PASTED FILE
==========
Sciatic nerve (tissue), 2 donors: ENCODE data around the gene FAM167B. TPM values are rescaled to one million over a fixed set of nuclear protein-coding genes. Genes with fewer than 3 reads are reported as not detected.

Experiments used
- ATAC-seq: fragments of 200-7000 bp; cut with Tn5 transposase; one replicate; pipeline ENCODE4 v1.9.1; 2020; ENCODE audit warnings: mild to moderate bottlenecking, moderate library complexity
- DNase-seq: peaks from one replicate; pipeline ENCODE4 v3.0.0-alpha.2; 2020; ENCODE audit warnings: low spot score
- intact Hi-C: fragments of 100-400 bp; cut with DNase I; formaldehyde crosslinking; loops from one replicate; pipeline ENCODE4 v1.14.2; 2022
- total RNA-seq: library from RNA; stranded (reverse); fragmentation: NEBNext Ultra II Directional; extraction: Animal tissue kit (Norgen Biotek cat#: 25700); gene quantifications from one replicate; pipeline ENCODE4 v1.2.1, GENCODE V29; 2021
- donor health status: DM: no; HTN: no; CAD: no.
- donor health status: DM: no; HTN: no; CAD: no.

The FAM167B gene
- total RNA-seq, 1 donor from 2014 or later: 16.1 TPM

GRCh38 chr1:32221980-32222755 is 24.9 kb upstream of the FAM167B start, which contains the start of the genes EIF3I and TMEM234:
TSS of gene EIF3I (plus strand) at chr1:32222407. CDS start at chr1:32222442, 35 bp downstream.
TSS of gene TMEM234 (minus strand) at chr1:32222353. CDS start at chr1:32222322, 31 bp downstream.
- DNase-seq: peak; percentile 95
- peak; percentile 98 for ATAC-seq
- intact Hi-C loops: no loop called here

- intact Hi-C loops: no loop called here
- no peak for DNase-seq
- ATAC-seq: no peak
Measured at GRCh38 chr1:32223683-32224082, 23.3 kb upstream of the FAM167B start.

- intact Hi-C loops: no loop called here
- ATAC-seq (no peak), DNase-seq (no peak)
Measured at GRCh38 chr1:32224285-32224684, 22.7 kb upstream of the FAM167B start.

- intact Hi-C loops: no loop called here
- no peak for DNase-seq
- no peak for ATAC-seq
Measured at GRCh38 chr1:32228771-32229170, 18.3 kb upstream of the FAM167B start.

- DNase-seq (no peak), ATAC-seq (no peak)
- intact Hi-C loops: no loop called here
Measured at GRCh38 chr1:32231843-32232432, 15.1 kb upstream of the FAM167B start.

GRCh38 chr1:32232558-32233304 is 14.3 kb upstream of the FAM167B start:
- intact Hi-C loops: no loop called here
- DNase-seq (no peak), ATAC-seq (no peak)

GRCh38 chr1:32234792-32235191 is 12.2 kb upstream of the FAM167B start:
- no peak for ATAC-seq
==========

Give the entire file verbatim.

Sciatic nerve (tissue), 2 donors: ENCODE data around the gene FAM167B. TPM values are rescaled to one million over a fixed set of nuclear protein-coding genes. Genes with fewer than 3 reads are reported as not detected.

Experiments used
- ATAC-seq: fragments of 200-7000 bp; cut with Tn5 transposase; one replicate; pipeline ENCODE4 v1.9.1; 2020; ENCODE audit warnings: mild to moderate bottlenecking, moderate library complexity
- DNase-seq: peaks from one replicate; pipeline ENCODE4 v3.0.0-alpha.2; 2020; ENCODE audit warnings: low spot score
- intact Hi-C: fragments of 100-400 bp; cut with DNase I; formaldehyde crosslinking; loops from one replicate; pipeline ENCODE4 v1.14.2; 2022
- total RNA-seq: library from RNA; stranded (reverse); fragmentation: NEBNext Ultra II Directional; extraction: Animal tissue kit (Norgen Biotek cat#: 25700); gene quantifications from one replicate; pipeline ENCODE4 v1.2.1, GENCODE V29; 2021
- donor health status: DM: no; HTN: no; CAD: no.
- donor health status: DM: no; HTN: no; CAD: no.

The FAM167B gene
- total RNA-seq, 1 donor from 2014 or later: 16.1 TPM

GRCh38 chr1:32221980-32222755 is 24.9 kb upstream of the FAM167B start, which contains the start of the genes EIF3I and TMEM234:
TSS of gene EIF3I (plus strand) at chr1:32222407. CDS start at chr1:32222442, 35 bp downstream.
TSS of gene TMEM234 (minus strand) at chr1:32222353. CDS start at chr1:32222322, 31 bp downstream.
- DNase-seq: peak; percentile 95
- peak; percentile 98 for ATAC-seq
- intact Hi-C loops: no loop called here

- intact Hi-C loops: no loop called here
- no peak for DNase-seq
- ATAC-seq: no peak
Measured at GRCh38 chr1:32223683-32224082, 23.3 kb upstream of the FAM167B start.

- intact Hi-C loops: no loop called here
- ATAC-seq (no peak), DNase-seq (no peak)
Measured at GRCh38 chr1:32224285-32224684, 22.7 kb upstream of the FAM167B start.

- intact Hi-C loops: no loop called here
- no peak for DNase-seq
- no peak for ATAC-seq
Measured at GRCh38 chr1:32228771-32229170, 18.3 kb upstream of the FAM167B start.

- DNase-seq (no peak), ATAC-seq (no peak)
- intact Hi-C loops: no loop called here
Measured at GRCh38 chr1:32231843-32232432, 15.1 kb upstream of the FAM167B start.

GRCh38 chr1:32232558-32233304 is 14.3 kb upstream of the FAM167B start:
- intact Hi-C loops: no loop called here
- DNase-seq (no peak), ATAC-seq (no peak)

GRCh38 chr1:32234792-32235191 is 12.2 kb upstream of the FAM167B start:
- no peak for ATAC-seq